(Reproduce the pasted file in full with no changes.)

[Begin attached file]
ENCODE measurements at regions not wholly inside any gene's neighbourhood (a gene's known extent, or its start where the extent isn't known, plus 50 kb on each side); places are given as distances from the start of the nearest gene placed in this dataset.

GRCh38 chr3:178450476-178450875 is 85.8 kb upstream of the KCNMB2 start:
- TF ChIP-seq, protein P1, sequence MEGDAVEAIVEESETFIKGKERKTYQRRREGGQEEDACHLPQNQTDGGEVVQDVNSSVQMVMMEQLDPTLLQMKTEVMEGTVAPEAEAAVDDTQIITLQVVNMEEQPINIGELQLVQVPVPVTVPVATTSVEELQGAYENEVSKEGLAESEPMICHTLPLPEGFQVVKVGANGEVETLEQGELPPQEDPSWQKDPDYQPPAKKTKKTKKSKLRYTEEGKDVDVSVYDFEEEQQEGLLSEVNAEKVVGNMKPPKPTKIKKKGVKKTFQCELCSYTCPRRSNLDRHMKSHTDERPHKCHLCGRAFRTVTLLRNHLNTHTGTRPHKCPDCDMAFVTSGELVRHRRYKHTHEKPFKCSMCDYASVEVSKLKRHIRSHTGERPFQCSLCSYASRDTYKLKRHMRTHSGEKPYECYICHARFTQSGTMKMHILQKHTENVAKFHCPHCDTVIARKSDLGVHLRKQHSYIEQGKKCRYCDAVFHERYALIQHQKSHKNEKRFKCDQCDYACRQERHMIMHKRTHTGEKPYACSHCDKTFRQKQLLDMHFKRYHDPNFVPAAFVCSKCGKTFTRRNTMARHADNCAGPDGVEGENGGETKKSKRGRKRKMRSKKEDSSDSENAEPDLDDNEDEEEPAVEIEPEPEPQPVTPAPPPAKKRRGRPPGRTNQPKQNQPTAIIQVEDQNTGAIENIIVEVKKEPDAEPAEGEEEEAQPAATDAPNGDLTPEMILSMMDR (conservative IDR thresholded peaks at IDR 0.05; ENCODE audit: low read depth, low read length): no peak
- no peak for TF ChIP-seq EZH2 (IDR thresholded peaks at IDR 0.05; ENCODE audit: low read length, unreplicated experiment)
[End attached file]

ENCODE measurements at regions not wholly inside any gene's neighbourhood (a gene's known extent, or its start where the extent isn't known, plus 50 kb on each side); places are given as distances from the start of the nearest gene placed in this dataset.

GRCh38 chr3:178450476-178450875 is 85.8 kb upstream of the KCNMB2 start:
- TF ChIP-seq, protein P1, sequence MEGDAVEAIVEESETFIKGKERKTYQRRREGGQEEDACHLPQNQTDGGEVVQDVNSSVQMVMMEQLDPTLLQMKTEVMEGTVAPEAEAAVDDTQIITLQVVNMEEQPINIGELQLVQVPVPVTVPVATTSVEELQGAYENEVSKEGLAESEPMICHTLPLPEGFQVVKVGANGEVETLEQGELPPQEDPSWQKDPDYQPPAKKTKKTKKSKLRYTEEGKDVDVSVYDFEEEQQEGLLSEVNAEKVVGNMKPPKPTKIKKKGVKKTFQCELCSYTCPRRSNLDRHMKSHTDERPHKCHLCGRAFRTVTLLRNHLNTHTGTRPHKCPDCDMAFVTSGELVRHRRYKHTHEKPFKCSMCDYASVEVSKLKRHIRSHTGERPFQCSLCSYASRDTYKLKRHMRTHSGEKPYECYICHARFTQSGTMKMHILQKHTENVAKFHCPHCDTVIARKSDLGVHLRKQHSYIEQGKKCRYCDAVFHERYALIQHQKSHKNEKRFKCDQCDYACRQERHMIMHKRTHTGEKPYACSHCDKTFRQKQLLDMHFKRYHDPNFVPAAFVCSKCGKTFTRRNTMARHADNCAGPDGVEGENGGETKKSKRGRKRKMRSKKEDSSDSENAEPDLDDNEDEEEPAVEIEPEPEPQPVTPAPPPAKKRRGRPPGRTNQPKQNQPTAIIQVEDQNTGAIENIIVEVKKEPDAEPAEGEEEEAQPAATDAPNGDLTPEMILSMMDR (conservative IDR thresholded peaks at IDR 0.05; ENCODE audit: low read depth, low read length): no peak
- no peak for TF ChIP-seq EZH2 (IDR thresholded peaks at IDR 0.05; ENCODE audit: low read length, unreplicated experiment)